6. Interesting that HSE specifically called out the fact that they are handing overall park control back to Merlin/AT, so the ball is now in their court, that pre-emptively answers that question! The prohibition notice on the Smiler is of course not surprising at all, I expect AT will just close off X-Sector when they re-open to avoid people trying to dig around, the footfall loss to Enterprise and Oblivion will be fairly minimal, plenty of other things to go for (personally I'd happily just ride Nemesis and Air all day, my last few visits I usually just rode Smiler a couple of times in the morning pre-opening before the massive crowds arrived then went off to other coasters for the rest of the day, there's enough capacity) Also, with taking the carriages back to the lab, I can only assume that is looking at the crash-worthyness of them, which I still maintain (having ridden, looked at the crash pictures and re-looked at pictures of the trains when they were first loaded onto the tracks) isn't particularly great, but I suppose there's always going to be a reasonable limit with coaster trains which are surrounded by control systems designed to keep them far apart
  7. I'd suggest it extends to both human operation and computer workflows, HSE will look at both in concert as is typical for control systems, i.e. a combination of the human procedure and the series of over-rides that made this possible. But yeah, to me fundamentally indicates human error, as everyone here and in the press (at least people who the press found who know how coasters work, not that many it seems!) have maintained, the control systems under any normal passenger operating modes simply wouldn't allow this, even in a fault state, unless very deliberately overridden Ahhhh, interesting! Certainly explains that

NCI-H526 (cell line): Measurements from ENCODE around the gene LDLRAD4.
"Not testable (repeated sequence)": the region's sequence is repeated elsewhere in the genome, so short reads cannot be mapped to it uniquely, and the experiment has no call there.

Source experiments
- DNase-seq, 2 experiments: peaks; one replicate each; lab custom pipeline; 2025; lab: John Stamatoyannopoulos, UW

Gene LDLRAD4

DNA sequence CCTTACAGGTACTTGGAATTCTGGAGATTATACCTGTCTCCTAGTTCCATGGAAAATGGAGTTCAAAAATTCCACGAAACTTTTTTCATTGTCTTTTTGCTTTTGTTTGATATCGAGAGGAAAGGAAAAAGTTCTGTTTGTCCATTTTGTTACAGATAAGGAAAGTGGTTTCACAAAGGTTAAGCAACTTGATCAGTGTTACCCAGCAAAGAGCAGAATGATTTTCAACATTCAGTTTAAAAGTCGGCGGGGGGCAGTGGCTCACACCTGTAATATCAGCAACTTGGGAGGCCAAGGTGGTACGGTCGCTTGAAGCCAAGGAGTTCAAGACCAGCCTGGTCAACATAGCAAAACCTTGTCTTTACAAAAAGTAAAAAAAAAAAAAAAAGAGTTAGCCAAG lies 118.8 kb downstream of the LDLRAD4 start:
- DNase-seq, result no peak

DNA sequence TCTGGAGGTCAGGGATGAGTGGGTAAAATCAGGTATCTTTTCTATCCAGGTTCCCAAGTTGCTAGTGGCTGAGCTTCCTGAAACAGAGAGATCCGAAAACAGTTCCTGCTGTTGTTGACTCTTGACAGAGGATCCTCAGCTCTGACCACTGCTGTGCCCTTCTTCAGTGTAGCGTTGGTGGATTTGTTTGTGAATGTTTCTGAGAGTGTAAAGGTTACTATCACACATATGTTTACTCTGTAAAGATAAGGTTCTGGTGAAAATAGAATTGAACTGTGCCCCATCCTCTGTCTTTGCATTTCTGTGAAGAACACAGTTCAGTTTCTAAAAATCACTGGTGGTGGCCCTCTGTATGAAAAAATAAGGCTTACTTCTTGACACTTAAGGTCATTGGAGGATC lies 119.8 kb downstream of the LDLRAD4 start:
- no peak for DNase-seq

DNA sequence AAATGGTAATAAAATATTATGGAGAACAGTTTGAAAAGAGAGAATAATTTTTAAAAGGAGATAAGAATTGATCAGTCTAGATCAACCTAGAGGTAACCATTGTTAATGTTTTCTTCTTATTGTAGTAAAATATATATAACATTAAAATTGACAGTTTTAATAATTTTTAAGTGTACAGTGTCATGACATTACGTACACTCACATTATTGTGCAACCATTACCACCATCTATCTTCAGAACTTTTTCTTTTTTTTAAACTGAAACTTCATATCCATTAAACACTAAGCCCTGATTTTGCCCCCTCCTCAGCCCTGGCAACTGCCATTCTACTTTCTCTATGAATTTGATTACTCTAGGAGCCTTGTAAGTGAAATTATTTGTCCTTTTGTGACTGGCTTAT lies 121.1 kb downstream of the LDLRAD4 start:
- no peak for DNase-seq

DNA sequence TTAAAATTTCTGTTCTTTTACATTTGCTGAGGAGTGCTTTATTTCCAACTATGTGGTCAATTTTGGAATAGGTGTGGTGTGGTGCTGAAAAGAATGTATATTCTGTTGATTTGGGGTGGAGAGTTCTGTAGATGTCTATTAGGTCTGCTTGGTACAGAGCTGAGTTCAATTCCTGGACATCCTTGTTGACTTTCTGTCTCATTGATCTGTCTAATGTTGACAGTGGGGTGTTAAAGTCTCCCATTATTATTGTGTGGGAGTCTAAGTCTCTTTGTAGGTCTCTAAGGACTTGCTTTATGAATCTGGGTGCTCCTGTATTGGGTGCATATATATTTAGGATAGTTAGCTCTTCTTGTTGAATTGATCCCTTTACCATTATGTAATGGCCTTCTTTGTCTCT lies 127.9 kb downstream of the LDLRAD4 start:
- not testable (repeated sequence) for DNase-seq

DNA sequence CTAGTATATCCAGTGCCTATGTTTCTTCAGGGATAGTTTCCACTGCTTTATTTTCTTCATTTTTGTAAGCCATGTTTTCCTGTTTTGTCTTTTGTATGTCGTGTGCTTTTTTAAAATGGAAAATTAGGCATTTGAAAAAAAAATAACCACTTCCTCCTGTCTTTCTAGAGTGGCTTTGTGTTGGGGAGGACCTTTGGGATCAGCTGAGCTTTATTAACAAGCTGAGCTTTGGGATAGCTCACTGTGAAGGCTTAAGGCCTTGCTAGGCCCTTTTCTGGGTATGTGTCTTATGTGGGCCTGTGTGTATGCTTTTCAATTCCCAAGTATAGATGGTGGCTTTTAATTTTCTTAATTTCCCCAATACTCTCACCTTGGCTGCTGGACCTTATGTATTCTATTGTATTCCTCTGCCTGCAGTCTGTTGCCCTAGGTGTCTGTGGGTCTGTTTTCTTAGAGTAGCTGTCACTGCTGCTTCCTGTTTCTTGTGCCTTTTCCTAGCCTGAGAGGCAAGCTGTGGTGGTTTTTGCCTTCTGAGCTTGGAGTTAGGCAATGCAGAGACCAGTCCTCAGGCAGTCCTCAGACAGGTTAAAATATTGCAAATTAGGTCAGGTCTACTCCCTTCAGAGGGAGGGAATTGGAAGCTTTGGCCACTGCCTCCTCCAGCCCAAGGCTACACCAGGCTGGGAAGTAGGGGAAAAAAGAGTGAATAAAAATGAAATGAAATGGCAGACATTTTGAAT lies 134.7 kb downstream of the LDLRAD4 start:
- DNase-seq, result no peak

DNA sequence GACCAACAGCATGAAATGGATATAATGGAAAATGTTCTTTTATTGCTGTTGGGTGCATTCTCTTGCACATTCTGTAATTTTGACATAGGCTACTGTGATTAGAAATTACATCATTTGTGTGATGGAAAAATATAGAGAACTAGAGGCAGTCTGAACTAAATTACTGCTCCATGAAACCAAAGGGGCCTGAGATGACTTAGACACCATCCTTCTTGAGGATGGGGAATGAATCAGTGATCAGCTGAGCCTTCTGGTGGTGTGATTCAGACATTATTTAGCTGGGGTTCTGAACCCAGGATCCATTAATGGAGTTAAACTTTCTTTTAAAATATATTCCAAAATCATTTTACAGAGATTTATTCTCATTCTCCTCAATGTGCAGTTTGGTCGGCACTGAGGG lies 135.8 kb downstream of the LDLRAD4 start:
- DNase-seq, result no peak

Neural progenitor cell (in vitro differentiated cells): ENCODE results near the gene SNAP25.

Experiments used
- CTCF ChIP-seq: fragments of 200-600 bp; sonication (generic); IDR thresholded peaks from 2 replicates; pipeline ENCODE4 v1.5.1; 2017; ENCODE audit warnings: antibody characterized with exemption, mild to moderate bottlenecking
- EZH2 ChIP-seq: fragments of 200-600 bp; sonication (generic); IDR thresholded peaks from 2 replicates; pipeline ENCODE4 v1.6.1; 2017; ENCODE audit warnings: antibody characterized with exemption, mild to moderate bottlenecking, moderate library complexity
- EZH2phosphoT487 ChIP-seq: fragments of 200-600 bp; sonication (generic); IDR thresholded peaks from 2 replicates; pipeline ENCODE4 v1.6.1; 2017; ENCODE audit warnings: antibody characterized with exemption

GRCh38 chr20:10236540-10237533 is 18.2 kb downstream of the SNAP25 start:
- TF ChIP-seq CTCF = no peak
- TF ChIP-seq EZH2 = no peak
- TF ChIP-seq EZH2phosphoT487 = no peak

8. Having been stuck on the Smiler lift hill before (not for an extended period granted) - looking behind to the rest of the track from the lift hill is pretty difficult, I couldn't manage, the restraints are too tight, unless you do an Exorcist. If you've got 15 minutes on your hands up there though you might be a bit more inclined to try harder to look and see what's going on. And the station is completely enclosed for about 15 minutes queue-time before you get to the gates, so I can't imagine you'd see it from the station To be honest... thinking back to when I last rode it, it's so fast paced and with so many things going on visually and physically, I really struggle to think I'd see the empty carriage where it was until moments before going into it. The coaster is really densely packed into the pit with black (and some yellow) everywhere. Actually... that's a point, having another think, I seem to remember there being trim brakes on a little bunny hop hill just before the batwing, around about here (circled in red, original SW7 plans): Am I imagining that or are they indeed there? You can see them at 1:13 on - but I can't quite make out if they're trim brakes or just sensors... I can see what I think look like brake fins. Not sure if they're static or movable but if movable I'd be curious to know if they were deployed and if that helped reduce the speed and the impact... Ahhhh no (although SAW just needs to be closed in general TBH - me and my wife agreed on that yesterday, if you need to give out headache pills in the gift shop then you probably know how the quality of the ride is) I'm trying to think what the link is between these coasters? it's obviously not Gerstlauer